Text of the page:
'Sexting' Canberra children charged with porn offences
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'Sexting' Canberra children charged with porn offences

Canberra police have warned young people of the consequences of "sexting" after figures revealed they charged 27 children with child pornography offences in the past five years.

ACT Policing data showed 25 boys and two girls aged between 10 and 17 were charged with offences related to possessing, producing or sharing child pornography since 2009.

Growing problem: The ACT will keep an eye on Victoria's new "sexting" laws to see if similar laws could work in the territory.

Growing problem: The ACT will keep an eye on Victoria's new "sexting" laws to see if similar laws could work in the territory. Credit:Glen Mccurtayne

Of those, eight were charged in the two-and-a-half years to July 2012, while 19 children have been charged in the period since.

There have already been three children charged with child pornography offences in the first three months of this financial year.

The most common offence was possessing child pornography, which accounted for eight of the 27 charges laid.

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The growing problem prompted police to warn children of the dangers of "sexting", which refers to sexually explicit images being sent electronically.

Children who are convicted of a child pornography offence risk being placed on the ACT's Child Sex Offenders Register, which keeps tabs on the territory's paedophiles.

Victoria became the first jurisdiction in Australia to introduce separate "sexting" offences under new laws which started on Monday.

Anyone who maliciously or deliberately spreads intimate images of another person – or threatens to do so – faces prosecution and up to two years' jail under two new offences.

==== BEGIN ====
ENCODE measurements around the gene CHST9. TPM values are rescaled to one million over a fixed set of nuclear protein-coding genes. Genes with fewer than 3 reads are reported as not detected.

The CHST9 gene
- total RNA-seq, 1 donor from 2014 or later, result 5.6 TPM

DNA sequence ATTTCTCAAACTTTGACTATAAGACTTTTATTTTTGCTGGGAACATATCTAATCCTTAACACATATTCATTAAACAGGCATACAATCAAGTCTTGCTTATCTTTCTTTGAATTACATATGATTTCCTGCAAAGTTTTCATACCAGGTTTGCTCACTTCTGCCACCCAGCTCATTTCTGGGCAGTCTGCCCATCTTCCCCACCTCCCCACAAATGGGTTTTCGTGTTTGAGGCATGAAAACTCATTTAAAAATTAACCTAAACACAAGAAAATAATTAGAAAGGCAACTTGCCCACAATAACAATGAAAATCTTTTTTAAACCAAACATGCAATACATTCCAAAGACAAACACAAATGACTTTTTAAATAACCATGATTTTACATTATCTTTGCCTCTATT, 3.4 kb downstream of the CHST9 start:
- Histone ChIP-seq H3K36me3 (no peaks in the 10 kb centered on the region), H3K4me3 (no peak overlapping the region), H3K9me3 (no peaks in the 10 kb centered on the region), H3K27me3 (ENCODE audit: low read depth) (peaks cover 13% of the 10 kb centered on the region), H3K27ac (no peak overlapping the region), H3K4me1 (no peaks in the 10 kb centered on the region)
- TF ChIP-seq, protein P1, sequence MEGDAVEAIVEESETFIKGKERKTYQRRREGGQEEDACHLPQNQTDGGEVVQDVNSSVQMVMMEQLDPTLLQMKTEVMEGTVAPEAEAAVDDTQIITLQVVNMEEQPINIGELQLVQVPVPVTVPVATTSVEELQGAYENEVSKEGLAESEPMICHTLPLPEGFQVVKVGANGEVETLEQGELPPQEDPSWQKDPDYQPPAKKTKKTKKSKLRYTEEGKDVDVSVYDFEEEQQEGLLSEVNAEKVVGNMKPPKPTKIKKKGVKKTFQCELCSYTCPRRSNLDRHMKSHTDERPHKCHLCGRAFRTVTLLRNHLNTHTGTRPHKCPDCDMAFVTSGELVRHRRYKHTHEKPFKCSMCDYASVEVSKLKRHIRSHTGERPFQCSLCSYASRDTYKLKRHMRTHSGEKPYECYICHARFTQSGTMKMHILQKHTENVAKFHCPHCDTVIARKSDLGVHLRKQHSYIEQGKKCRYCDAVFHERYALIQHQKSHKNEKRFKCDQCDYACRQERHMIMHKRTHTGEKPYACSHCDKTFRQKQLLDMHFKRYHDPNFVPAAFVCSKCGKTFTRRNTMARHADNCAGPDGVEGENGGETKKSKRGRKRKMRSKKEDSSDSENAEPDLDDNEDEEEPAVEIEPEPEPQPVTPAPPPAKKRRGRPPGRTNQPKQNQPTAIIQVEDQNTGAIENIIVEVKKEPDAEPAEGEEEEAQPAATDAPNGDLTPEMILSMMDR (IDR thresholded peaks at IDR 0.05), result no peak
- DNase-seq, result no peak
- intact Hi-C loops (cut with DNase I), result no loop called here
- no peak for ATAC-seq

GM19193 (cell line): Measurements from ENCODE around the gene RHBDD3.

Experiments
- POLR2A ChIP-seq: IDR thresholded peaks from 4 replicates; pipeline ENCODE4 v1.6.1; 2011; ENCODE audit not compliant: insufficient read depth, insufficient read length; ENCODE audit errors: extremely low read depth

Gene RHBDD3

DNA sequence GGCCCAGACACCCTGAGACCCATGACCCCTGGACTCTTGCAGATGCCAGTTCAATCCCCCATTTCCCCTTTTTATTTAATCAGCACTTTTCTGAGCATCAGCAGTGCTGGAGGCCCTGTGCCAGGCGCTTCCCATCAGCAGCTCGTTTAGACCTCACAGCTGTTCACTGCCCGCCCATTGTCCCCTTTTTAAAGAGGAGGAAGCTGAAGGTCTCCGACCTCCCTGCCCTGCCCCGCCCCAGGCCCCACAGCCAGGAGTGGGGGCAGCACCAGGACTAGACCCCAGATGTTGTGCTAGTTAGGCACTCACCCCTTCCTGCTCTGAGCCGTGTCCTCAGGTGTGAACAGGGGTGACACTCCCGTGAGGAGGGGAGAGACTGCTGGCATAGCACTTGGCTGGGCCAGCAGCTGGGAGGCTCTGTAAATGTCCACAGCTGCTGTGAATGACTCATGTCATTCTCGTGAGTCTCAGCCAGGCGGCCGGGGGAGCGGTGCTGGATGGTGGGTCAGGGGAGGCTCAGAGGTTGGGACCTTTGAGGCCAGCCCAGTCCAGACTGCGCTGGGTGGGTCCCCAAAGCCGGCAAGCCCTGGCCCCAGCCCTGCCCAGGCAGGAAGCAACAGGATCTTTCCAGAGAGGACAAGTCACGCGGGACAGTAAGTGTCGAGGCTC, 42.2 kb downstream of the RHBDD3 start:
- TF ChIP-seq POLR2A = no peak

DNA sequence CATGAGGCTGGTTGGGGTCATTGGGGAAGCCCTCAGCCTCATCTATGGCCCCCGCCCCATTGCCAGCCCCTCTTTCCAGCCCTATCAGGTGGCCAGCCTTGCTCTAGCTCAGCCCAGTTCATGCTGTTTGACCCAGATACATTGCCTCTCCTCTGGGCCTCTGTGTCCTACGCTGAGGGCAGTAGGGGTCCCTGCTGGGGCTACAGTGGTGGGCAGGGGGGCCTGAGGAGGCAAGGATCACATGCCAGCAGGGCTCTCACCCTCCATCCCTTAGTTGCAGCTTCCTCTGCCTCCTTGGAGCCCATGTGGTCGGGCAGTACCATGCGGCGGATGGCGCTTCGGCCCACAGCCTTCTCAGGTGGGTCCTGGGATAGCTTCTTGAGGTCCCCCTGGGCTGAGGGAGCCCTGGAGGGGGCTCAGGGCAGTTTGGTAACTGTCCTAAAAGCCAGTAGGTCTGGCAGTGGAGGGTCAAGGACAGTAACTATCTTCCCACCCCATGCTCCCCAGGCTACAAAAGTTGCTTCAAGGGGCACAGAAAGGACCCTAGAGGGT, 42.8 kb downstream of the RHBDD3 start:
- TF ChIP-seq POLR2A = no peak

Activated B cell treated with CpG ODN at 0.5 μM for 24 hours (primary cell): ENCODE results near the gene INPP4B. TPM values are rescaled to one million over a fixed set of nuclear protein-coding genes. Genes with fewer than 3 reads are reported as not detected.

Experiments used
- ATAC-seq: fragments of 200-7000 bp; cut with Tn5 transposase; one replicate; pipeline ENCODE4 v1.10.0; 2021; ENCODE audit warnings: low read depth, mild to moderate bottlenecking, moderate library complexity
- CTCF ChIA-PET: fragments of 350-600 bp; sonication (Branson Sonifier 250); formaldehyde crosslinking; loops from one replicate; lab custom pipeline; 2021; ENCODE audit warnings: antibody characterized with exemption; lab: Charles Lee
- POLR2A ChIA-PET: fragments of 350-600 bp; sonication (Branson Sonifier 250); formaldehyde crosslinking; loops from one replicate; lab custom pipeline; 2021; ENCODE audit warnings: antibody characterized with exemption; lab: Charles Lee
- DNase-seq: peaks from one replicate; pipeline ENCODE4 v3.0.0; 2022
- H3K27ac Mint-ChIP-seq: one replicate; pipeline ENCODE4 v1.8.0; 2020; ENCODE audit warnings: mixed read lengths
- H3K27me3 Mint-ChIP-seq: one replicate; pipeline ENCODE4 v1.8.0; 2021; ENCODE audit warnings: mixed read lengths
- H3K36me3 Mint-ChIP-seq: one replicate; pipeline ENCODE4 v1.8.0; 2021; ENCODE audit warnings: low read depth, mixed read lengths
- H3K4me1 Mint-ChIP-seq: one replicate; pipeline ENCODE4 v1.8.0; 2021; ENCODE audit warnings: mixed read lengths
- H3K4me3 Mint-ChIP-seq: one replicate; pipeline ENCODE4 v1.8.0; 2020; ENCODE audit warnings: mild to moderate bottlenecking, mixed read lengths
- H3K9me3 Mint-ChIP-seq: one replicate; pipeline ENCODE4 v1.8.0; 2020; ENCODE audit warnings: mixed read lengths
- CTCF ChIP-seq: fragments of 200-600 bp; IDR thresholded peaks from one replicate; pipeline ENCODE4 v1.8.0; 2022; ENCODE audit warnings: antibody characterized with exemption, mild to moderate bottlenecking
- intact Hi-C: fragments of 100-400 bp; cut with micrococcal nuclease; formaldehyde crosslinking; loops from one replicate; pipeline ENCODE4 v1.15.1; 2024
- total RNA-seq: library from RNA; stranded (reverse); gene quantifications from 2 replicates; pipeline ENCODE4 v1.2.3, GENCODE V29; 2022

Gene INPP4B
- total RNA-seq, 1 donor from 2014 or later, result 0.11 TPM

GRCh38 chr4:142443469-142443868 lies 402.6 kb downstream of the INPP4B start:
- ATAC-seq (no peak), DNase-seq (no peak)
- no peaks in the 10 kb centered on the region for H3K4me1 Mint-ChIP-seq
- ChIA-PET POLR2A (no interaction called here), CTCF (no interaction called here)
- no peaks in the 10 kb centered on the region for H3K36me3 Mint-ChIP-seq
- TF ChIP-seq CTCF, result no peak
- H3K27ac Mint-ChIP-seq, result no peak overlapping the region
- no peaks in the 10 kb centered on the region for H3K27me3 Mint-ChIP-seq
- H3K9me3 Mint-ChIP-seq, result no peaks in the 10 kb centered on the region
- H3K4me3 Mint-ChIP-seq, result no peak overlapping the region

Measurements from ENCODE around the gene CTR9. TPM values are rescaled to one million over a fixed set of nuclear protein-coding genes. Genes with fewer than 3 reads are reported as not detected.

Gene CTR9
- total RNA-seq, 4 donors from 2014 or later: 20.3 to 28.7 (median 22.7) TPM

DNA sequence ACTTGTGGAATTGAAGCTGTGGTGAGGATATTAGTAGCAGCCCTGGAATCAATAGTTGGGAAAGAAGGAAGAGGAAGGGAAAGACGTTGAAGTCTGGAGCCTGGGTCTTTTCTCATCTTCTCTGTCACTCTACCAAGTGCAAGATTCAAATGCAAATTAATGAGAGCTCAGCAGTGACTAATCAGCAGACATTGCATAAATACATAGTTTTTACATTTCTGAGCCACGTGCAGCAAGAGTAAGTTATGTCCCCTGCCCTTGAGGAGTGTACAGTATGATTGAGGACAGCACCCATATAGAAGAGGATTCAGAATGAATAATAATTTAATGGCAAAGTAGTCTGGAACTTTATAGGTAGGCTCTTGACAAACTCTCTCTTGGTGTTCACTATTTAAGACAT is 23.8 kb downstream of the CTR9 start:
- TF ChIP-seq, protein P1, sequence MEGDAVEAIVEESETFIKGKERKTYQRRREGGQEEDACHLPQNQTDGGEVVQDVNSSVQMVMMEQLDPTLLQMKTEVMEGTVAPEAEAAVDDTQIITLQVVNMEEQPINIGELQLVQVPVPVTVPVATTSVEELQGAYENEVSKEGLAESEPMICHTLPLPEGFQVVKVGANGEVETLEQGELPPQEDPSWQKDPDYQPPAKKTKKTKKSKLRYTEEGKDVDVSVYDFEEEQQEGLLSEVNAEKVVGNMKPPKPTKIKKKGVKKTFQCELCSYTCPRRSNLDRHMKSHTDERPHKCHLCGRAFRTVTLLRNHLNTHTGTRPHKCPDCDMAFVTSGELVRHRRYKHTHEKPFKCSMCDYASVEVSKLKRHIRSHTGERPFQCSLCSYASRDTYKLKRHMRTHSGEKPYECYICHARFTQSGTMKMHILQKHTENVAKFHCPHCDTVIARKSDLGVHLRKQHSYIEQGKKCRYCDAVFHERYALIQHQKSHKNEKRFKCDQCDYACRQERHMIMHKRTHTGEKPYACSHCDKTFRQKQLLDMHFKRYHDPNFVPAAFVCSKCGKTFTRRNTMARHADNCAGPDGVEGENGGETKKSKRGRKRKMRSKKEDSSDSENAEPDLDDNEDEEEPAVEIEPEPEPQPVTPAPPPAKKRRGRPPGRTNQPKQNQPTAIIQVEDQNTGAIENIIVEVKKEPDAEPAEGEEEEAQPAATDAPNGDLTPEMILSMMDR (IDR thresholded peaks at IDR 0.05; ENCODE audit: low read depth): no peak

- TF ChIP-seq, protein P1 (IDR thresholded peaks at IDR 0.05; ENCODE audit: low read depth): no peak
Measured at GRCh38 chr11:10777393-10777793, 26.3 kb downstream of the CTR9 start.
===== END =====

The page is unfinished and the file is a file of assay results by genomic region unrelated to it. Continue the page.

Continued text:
The new laws also introduced exceptions to child pornography offences so those under 18 will not be prosecuted or placed on the sex offenders' register for consensual, non-exploitative sexting.

There is currently no provision in the ACT for children involved in "sexting" be be excluded from the relevant laws.

The decision to prosecute for child pornography offences rests with police and the Director of Public Prosecutions.

An ACT Policing spokeswoman said there were several factors which would determine whether police would prosecute a child involved in an incident of "sexting" for an offence of distribution, production or possession of child pornography.

"A major consideration is the welfare of all children involved," the spokeswoman said.

"Other factors include any malicious or vindictive intent, abuse of trust and any other offences also involved.

"ACT Policing strongly suggests youths think before sending sexualised or inappropriate text messages that they would not like to be out in the public domain.

"Not only could you be charged with child pornography offences, but that image can never be deleted and it could end up anywhere: on the internet, emailed to your parents or even in the collections of online sex offenders."

A spokesman for Attorney-General Simon Corbell said the territory government would watch the introduction of the new offences in Victoria with interest and continue to monitor whether similar laws were justified in the ACT.

The spokesman said "sexting" was considered at recent national meetings of state and territory attorneys-general and was also being looked at nationally.

"In September 2014 cabinet agreed to the drafting of the Crimes Legislation Amendment Bill to include amendments to several acts to address criminal justice issues including introduction of new offences on voyeurism.

"These new offences will address issues that have arisen in the ACT around taking intimate images of people, including young people, without their consent."

"A national approach to this issue is appropriate given the nature of the behaviours which may cross state and territory borders through images shared via the internet, mobile phones and social media."

Canberra Rape Crisis Centre chief executive Chrystina Stanford believed increased use of technology and social media was behind a growing number of reports of sexual violence from young women.

Women aged between 15 and 25, many of whom were victims of sexual assault coupled with "sexting" or other offences related to social media, were the largest group of clients the service helped in the 2012-13 financial year.

"Technology has grown at such a rapid rate that laws haven't been able to keep up.

"Images are distributed from friends all over the place and young people have no control over where those images go."

Ms Stanford said any law reform related to "sexting"-type offences needed to revolve around the concept of consent.